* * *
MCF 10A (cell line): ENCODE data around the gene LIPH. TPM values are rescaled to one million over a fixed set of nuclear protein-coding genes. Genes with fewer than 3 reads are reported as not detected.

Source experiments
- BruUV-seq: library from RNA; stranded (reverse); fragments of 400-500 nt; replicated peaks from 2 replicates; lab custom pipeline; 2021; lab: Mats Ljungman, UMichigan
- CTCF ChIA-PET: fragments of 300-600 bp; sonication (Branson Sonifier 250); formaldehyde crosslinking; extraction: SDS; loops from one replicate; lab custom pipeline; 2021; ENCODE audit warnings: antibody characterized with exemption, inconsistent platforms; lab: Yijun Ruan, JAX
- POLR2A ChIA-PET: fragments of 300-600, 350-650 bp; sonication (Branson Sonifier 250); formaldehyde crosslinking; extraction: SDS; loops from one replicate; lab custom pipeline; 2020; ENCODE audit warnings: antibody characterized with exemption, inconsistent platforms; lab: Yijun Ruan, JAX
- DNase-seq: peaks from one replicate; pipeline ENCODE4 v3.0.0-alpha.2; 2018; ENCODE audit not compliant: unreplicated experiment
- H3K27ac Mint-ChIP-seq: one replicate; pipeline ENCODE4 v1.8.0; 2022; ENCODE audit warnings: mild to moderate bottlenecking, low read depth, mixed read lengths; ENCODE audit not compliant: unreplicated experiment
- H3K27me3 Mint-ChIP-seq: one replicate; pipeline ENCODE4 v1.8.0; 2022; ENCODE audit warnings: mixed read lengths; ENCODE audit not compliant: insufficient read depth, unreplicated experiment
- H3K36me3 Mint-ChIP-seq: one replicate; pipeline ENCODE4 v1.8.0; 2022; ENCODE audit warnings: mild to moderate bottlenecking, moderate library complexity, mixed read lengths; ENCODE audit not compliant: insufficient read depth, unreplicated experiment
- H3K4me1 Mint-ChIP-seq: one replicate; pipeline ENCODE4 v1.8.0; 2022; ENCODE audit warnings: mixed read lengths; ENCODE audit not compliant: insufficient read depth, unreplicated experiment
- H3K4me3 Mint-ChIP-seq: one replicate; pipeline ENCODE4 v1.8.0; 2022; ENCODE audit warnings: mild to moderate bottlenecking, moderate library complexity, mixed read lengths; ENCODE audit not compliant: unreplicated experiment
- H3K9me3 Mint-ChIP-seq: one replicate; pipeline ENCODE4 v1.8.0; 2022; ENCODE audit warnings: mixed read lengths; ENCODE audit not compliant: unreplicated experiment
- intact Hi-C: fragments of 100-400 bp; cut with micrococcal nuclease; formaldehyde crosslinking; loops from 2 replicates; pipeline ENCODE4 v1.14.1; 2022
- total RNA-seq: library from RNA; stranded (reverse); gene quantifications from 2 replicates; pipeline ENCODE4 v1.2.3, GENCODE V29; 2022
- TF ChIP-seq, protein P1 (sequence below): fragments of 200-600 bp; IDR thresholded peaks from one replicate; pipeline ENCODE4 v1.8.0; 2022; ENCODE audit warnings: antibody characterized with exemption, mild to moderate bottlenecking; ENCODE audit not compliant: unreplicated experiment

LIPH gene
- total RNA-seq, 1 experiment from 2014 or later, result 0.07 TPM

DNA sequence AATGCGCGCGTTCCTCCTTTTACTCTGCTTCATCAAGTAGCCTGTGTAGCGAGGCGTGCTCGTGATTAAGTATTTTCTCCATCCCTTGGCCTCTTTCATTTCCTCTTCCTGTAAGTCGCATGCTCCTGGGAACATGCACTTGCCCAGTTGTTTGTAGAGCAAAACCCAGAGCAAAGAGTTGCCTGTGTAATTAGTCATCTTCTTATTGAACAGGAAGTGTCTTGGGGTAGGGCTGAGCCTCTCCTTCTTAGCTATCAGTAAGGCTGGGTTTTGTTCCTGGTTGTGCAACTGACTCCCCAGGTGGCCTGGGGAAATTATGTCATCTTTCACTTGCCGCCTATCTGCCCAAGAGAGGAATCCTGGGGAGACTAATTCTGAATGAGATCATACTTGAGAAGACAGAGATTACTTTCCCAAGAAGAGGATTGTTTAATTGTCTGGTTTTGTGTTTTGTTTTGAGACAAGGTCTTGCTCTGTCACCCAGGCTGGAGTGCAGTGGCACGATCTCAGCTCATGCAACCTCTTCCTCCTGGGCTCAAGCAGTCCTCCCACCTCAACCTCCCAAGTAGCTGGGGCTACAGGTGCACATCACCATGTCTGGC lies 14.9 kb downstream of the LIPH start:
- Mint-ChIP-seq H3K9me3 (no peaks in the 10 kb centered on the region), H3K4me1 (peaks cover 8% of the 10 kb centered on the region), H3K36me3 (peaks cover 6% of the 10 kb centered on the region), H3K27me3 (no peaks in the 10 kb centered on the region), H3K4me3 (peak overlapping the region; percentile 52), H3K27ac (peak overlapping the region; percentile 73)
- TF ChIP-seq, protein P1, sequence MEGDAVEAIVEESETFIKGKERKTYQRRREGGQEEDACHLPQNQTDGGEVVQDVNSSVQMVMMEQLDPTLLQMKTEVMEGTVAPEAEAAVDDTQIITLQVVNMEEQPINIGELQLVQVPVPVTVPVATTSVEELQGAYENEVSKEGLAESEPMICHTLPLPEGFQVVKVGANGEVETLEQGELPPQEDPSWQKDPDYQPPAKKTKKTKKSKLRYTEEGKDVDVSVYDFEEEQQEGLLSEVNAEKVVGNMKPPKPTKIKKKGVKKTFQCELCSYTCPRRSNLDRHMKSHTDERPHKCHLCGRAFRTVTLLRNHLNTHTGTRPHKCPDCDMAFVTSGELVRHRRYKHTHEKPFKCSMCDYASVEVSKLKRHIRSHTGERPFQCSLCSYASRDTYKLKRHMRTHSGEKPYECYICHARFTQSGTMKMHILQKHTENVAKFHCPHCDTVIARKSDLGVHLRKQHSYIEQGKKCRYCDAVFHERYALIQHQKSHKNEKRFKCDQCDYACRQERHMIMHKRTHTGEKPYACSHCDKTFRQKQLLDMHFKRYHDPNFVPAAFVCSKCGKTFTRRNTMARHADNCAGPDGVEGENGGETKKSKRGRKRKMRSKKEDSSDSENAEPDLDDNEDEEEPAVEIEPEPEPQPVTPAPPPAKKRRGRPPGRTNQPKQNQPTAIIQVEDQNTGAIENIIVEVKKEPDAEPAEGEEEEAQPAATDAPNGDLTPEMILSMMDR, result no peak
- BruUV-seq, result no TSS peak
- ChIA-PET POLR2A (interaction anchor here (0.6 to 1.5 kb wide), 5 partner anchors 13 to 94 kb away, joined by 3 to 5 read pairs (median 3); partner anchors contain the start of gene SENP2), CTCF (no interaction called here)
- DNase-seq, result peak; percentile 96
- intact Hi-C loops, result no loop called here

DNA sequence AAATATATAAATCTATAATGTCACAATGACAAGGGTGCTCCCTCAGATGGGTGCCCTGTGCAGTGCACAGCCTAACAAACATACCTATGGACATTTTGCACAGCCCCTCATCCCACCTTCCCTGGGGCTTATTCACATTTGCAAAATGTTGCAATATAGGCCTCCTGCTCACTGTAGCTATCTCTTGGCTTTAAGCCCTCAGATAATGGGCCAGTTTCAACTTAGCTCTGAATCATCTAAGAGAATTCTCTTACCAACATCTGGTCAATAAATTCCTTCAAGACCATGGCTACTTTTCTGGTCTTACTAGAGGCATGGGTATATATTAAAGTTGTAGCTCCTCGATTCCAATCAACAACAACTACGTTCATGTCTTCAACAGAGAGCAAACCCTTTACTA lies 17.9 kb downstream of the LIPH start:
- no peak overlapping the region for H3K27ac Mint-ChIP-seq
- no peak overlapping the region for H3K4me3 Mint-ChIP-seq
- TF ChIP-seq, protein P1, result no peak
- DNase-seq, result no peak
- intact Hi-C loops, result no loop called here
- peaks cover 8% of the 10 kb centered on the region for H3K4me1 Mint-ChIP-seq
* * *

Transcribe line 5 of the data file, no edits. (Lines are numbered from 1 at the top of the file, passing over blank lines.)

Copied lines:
- POLR2A ChIA-PET: fragments of 300-600, 350-650 bp; sonication (Branson Sonifier 250); formaldehyde crosslinking; extraction: SDS; loops from one replicate; lab custom pipeline; 2020; ENCODE audit warnings: antibody characterized with exemption, inconsistent platforms; lab: Yijun Ruan, JAX